Detractors and the Dissent

On the other hand, critics in the media found the decision very “troubling.”[13] For example, one Law professor alleged that the Court had “gone astray” by casually sweeping aside precedent with shaky legal reasoning.[14] He was most troubled because, in his opinion, the ruling “removed a significant policy question from the realm of democratic choice.”[15]

The dissenting opinion of Justices Rothstein and Wagner mirror these criticisms; they stated that the majority is “wrong to intrude into the policy development role of elected legislators by constitutionalizing the right to strike.”[16] In their opinion, the majority’s decision runs contrary to parliamentary supremacy, because democratically elected legislatures have the responsibility to balance interests between employer, employees and the public. Justices Rothstein and Wagner also argued, in their dissent, that since “strike action is one of many constituent elements factored into the statutory balance of power”[17] that decisions regarding it should remain in the realm of legislatures. Further, they argued that where the public expects essential services to be delivered, governments need flexibility to meet changing conditions, and the Court should be deferential. They stated that, “Where the right to strike is constitutionalized, elected legislatures are faced with an unwarranted hurdle that interferes with their ability to achieve this balance”[18]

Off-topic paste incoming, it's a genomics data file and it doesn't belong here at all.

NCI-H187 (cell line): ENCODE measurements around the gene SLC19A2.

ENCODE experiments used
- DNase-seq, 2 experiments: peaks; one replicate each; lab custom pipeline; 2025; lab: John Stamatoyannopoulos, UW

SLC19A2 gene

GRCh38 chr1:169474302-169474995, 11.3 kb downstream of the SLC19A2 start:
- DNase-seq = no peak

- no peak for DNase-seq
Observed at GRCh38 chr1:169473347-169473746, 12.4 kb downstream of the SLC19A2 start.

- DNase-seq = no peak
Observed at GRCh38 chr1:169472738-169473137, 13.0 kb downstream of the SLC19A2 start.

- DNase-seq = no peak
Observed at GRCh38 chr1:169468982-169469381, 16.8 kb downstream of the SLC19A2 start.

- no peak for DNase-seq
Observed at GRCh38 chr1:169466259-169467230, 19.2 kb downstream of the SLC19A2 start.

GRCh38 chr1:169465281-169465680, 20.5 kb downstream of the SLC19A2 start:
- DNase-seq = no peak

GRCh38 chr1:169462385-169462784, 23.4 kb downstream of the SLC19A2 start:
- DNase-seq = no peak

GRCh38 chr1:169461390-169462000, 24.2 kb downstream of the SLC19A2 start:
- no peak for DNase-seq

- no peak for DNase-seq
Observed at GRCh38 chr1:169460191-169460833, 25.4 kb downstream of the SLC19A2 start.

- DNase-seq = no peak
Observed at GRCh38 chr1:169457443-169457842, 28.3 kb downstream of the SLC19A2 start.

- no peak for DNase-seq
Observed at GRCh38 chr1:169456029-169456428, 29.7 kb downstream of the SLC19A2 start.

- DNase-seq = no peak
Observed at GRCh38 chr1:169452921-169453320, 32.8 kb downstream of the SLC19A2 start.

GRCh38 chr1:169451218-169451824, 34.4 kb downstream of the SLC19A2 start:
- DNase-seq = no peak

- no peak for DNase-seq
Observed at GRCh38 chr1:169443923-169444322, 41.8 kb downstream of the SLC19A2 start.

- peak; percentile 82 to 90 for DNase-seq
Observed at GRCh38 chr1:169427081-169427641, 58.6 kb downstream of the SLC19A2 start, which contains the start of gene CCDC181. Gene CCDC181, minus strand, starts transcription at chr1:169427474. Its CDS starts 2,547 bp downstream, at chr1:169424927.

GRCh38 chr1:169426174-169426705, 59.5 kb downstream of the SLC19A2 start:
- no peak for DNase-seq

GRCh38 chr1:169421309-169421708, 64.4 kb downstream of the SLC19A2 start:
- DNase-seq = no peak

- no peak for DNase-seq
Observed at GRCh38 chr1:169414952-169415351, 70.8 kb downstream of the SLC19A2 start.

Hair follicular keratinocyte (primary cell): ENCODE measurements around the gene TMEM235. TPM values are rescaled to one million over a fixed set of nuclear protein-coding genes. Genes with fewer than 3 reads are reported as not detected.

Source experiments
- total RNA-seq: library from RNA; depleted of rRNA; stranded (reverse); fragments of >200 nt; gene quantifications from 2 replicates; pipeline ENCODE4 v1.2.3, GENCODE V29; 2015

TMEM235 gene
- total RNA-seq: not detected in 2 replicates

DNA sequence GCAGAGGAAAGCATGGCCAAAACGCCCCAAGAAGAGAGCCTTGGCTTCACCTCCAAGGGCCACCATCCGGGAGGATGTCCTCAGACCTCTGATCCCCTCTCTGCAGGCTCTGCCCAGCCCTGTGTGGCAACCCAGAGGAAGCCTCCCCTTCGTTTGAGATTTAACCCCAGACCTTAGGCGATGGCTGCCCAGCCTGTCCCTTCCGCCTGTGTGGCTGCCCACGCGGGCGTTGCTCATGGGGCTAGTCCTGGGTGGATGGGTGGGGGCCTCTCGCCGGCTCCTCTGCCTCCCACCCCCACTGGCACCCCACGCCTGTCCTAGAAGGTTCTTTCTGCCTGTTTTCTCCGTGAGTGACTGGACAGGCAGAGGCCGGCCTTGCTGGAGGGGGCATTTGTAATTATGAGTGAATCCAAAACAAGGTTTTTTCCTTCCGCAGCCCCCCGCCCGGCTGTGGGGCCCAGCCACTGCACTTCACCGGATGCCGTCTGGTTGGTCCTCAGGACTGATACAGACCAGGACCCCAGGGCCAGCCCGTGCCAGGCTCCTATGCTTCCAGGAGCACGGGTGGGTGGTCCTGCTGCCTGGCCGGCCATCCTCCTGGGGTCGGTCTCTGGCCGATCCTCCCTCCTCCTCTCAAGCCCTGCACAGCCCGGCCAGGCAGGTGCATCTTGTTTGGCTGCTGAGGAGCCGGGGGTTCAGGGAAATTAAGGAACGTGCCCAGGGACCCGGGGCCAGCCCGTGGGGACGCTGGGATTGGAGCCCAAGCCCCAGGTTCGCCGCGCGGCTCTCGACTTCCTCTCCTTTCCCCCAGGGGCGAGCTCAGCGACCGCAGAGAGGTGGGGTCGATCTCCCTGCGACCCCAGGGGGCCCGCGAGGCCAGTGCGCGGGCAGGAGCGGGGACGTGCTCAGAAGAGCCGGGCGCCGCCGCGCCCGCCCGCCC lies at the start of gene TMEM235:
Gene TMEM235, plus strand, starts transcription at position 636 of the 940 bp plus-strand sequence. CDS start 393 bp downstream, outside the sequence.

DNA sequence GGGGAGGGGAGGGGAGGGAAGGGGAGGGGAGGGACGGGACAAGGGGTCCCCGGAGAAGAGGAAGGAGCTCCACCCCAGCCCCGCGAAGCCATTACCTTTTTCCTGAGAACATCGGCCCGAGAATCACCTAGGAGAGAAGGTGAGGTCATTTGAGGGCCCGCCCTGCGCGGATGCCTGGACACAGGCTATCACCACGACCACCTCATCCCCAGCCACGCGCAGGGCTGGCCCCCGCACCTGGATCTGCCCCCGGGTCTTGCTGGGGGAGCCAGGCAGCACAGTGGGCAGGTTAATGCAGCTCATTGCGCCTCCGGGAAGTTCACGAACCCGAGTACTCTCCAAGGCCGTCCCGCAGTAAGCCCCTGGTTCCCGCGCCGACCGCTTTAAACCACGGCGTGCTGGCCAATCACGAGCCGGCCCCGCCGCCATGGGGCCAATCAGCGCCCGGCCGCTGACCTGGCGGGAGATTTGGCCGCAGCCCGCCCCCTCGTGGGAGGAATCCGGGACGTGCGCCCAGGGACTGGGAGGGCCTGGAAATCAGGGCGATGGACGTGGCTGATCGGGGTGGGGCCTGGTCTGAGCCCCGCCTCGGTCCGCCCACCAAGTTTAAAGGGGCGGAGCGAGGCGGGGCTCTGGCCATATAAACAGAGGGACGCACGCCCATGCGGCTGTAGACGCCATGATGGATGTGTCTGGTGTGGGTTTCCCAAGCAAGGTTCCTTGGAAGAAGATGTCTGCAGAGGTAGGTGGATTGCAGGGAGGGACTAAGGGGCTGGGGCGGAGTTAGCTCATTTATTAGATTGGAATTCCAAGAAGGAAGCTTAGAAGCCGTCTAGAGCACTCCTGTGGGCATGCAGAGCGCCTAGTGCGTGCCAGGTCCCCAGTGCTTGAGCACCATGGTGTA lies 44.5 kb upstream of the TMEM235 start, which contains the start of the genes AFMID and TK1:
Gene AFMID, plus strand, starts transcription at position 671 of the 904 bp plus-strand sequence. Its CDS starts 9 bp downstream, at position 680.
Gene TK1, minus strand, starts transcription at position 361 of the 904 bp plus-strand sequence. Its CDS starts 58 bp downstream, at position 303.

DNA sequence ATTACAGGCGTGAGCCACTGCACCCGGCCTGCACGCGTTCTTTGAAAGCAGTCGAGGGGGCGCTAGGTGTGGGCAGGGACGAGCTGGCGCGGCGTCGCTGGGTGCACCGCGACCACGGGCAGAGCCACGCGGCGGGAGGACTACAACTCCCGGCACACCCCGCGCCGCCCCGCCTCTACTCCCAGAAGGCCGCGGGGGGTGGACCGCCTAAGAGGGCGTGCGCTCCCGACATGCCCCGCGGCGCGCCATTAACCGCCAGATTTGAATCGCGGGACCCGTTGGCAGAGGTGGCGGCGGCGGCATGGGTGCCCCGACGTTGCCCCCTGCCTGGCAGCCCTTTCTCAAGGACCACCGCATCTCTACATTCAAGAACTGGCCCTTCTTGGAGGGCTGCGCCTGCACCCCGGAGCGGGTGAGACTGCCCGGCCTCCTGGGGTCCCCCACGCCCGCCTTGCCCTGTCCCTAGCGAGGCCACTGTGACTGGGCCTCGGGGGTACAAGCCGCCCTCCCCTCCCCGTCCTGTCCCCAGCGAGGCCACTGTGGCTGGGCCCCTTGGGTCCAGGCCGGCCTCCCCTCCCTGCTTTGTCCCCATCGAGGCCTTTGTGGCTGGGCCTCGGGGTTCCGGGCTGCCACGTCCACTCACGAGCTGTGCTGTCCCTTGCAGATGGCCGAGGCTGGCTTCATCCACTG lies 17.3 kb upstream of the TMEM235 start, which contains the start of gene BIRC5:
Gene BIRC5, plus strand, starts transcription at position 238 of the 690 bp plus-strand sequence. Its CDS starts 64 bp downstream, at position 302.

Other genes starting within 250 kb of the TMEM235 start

The dissenting opinion also questioned the true scope of the new constitutionally guaranteed right to strike. It is troubled that the majority opinion left many uncertainties. For instance, will longstanding labour codes with limits on the right to strike be challenged? And who has a constitutional right to strike? Is it just public employees or are private sector workers also given the same protection?[19]

Because the dissenting Justices would not have overturned precedent, they found striking not protected under freedom of association and they found PSESA constitutional.

Early Contemplations

Because Saskatchewan Federation of Labour was such a victory for organized labour, unions and governments across Canada are already contemplating its potential impact in their own provinces. Patrick Nugent, counsel for Alberta Union of Public Employees as intervener to Saskatchewan Federation of Labour, predicts that for Alberta a lot of legislation will have to be revisited as a result of this decision.[20] In Nova Scotia, unions are in the process of challenging that province’s essential service legislation. They feel that even though PSESA is different than Nova Scotia’s legislation, Saskatchewan Federation of Labour is a “game changer” and its precedent will weigh in their favour.[21]